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pokeefe0001

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About pokeefe0001

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  1. Thank you. I received your note. I had read the Synology information you pointed to but need to read it again. I think it recommends action far beyond my understanding - something more appropriate for a corporate NAS. (I think.)
  2. Could someone explain the source of the URL mentioned in the KIS popup? I may be trying to address the wrong problem. The URL "synology.com" obviously has a relation to my synology NAS but I'm not trying to get a connection with synology.com. That URL seems to be from the "subject" field of the certificate, but I don't pretend to understand what that implies.
  3. I got in a bit of forum trouble for cross-posting in another thread. I'd at least like to point to some other threads here because I am, or may be, trying to follow advice in those other threads in trying to solve this problem. One is from someone getting this same error, but the OP's computer is behind an Active Directory Domain Controller. I am not so these may not be related problems. https://forum.kaspersky.com/index.php?/topic/406913-content-not-protected-prompt-for-https-sites/ Another thread is quite similar to mine: https://forum.kaspersky.com/index.php?/topic/379983-can-i-turn-off-certificate-warnings/ A recommendation there was to turn off scanning encrypted connections. That works for me, but I would rather not implement that solution. In that same thread Whizard said " Sometimes the warnings are legitimate. In my case the warning is legitimate: the security chain is incomplete. KIS (and/or Windows and/or FireFox) does not have a certificate for Synology's CA. But I don't know what to do about it. I am willing to whitelist the connection but I can't get that to work. The exclusion list requests a domain name. I've tried both the NAS DNS name and the URL mentioned in the message - synology.com (although I really don't want whitelist all of synology.com).
  4. This doesn't seem to work for me but maybe I've got a different problem than the one being discussed in this thread. If I scan encrypted messages Kaspersky complains when I start an HTTPS connection to the dashboard of a couple of NAS devices on my LAN. An example: For another NAS I get the error " Invalid name of certificate ". These errors go away if I disable scanning encrypted connections but I'd rather not do that since the only errors I'm getting are for these NAS devices. I'm not sure what to put in the exclusion but neither the URL mentioned in the popup or the DNS name of the NAS prevents the error.
  5. Ah! I thought you meant putting the URL of the NAS in the Web Anti-Virus > Advanced > URL Advisor > Configure trusted URLs. So the checking of certificates is part of KIS Firewall processing? Actually, neither seems like the ideal solution. It seems like I should be able to give KIS the CA certificate and tell KIS to trust it.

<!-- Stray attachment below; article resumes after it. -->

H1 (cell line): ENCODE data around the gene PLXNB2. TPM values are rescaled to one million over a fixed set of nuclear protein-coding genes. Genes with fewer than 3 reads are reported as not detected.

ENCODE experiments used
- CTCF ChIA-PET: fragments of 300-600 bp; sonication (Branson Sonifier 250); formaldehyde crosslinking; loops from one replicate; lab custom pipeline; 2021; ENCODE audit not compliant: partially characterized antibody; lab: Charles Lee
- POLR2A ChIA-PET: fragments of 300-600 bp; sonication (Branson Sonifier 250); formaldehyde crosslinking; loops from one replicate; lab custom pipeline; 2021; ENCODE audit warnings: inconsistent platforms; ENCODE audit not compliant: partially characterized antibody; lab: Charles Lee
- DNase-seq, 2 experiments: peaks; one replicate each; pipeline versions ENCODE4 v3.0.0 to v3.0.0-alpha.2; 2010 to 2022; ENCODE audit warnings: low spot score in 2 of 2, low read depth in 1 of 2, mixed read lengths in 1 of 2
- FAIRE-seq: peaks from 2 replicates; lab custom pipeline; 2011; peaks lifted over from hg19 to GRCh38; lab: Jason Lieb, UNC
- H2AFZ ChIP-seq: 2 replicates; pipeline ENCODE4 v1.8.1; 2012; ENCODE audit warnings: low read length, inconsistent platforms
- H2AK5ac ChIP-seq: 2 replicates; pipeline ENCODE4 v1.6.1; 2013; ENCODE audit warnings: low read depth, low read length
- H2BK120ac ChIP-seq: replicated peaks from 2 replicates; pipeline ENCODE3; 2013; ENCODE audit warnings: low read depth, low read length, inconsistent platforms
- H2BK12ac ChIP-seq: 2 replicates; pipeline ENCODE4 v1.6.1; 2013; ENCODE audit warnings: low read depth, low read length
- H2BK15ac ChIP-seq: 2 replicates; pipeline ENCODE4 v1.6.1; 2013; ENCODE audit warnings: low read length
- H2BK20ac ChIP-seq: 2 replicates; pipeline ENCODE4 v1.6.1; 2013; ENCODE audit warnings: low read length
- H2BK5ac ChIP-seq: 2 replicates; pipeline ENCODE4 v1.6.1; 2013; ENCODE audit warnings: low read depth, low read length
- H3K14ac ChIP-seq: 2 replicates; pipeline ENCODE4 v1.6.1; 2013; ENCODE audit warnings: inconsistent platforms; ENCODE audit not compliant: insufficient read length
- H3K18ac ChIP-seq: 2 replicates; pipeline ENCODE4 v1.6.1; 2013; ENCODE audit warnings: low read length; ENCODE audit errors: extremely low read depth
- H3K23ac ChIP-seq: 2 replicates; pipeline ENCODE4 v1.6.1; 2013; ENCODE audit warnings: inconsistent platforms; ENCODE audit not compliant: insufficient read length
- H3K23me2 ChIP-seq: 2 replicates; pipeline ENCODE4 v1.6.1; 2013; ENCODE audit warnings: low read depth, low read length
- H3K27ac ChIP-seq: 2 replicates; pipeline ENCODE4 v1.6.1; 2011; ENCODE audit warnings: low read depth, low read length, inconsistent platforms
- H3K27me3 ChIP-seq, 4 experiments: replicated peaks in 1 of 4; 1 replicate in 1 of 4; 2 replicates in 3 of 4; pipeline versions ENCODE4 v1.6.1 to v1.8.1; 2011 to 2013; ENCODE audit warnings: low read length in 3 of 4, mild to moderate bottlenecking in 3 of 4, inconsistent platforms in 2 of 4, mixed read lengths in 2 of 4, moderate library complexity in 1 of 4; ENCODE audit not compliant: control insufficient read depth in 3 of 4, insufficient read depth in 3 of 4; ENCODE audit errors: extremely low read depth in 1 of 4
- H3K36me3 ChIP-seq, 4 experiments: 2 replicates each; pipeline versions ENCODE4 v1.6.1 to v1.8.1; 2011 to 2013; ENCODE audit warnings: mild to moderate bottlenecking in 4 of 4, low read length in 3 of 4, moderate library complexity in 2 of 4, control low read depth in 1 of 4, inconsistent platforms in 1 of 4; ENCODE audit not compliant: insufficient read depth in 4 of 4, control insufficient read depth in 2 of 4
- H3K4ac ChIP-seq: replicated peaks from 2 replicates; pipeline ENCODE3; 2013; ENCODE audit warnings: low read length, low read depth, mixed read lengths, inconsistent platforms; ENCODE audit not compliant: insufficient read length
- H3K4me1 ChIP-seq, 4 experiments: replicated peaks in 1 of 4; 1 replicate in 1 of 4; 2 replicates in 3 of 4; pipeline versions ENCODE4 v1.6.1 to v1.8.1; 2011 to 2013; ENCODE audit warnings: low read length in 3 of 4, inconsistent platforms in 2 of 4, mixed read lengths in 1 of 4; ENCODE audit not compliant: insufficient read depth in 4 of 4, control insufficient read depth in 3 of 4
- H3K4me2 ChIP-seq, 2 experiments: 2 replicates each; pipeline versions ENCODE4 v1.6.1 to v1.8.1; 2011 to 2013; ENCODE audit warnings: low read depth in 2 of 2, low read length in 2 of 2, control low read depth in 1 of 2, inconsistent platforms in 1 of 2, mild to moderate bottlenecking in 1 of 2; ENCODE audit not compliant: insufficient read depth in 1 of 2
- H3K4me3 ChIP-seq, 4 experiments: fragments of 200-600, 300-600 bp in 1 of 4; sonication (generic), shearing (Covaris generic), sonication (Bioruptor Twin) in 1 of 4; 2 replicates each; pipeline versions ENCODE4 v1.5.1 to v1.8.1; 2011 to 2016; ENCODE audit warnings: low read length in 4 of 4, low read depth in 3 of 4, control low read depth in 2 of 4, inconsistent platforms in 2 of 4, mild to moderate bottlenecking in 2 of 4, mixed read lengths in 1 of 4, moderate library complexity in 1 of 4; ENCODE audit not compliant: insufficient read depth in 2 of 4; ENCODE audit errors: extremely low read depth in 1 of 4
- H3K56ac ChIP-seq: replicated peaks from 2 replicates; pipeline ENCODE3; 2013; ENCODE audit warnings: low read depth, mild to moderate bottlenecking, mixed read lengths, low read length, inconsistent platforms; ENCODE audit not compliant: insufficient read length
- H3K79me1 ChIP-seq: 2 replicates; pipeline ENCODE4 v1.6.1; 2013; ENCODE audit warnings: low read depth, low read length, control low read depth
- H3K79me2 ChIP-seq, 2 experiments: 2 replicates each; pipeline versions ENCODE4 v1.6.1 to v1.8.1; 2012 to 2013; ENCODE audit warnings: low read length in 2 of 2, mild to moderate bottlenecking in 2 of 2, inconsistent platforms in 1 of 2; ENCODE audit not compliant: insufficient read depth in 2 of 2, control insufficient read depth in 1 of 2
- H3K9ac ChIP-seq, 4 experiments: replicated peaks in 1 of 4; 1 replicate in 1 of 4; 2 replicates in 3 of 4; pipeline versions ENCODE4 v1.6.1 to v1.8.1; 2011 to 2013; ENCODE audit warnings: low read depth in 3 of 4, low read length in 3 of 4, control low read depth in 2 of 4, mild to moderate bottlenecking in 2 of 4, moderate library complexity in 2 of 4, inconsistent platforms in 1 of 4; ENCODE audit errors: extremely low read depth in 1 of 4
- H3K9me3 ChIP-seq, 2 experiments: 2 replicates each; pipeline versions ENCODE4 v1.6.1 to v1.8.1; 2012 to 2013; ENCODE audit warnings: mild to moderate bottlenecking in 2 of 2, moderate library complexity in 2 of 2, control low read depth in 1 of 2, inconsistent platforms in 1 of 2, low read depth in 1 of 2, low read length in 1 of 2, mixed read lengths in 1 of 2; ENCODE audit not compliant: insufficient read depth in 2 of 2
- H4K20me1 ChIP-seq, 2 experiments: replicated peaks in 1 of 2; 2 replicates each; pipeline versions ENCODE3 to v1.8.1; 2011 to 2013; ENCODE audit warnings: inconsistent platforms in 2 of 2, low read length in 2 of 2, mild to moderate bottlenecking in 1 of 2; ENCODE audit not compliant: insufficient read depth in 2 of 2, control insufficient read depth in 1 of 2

6. I access the Admin dashboard of a Synology NAS from FireFox using HTTPS. KIS complains "Connection not protected" with the reason "The certificate chain is not complete". Displaying the certificate path I see the certificate status: "The issuer of this certificate could not be found". I think that means I have to import the CA certificate somewhere, but I don't know if that "somewhere" in KIS, Windows, or FireFox. (I assume I need to import it into KIS.) I have no idea what to do and the Synology documentation on the topic is not very clear. I hope someone on this forum provide assistance. Synology provides 4 files relating to certificates: cert.pem, privkey.pem, syno-ca-cert.pem, and syno-ca-privkey.pem. I have no idea if any of those are of use, but the last two related to Synology's CA. Is this helpful? In the past when I've run into this kind of issue I just told KIS (or maybe FireFox) to just treat the connection as trusted but now that seems to just be temporary. I repeatedly run into the error.
  7. I've read that the use of lots of resources - cycles ans memory, I assume - happens only during the disinfecting, not during detection. If that's the case then resource usage is not much of a reason to turn off the function; it won't hurt unless it's needed to fix things. But my question is: What does it fix that would go unfixed without it? If it fixes rootkit malware or ransomware then it might be worth the cost in resources, whatever that cost. But I thought KIS already did that. So what does this function give us?